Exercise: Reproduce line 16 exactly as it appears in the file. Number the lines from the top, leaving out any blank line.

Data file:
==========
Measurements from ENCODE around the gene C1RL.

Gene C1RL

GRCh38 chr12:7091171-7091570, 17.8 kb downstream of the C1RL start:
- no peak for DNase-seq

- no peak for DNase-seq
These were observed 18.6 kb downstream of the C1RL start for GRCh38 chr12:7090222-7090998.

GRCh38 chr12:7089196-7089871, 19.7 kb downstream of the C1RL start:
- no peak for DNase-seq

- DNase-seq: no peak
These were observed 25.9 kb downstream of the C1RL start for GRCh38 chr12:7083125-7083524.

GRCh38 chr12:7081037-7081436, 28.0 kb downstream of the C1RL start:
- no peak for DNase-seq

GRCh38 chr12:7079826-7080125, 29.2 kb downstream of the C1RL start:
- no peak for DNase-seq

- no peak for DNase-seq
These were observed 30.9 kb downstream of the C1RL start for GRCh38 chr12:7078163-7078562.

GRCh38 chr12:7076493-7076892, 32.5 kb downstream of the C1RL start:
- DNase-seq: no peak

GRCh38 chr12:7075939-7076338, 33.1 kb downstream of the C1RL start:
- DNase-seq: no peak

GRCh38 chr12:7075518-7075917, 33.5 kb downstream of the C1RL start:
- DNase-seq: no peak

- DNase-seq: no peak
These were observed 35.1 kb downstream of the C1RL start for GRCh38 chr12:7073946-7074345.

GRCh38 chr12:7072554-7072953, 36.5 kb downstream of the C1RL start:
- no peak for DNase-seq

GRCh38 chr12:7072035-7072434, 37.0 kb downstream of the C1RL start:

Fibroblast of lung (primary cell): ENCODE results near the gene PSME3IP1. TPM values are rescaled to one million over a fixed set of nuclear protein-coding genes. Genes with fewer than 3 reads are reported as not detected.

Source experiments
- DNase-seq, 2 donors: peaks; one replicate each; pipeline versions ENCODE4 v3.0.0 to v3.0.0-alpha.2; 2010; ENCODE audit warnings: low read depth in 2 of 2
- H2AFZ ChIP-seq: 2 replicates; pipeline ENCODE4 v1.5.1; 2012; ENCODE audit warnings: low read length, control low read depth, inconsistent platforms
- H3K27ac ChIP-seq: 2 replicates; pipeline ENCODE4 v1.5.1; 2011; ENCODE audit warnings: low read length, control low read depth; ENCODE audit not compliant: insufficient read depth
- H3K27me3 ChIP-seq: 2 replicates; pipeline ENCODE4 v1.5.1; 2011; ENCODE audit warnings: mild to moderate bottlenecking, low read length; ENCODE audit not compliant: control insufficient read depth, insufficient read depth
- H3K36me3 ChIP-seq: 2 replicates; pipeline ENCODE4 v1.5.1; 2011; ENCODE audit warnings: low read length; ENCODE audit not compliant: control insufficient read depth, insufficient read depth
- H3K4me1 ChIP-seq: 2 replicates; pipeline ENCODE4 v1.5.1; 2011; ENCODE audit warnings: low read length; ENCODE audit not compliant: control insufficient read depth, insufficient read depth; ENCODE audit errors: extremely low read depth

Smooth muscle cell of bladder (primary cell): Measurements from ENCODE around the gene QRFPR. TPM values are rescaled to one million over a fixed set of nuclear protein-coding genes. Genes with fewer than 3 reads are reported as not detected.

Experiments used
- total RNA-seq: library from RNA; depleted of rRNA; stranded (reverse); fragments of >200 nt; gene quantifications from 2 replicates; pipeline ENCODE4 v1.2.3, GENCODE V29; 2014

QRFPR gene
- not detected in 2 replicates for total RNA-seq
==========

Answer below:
These were observed 30.9 kb downstream of the C1RL start for GRCh38 chr12:7078163-7078562.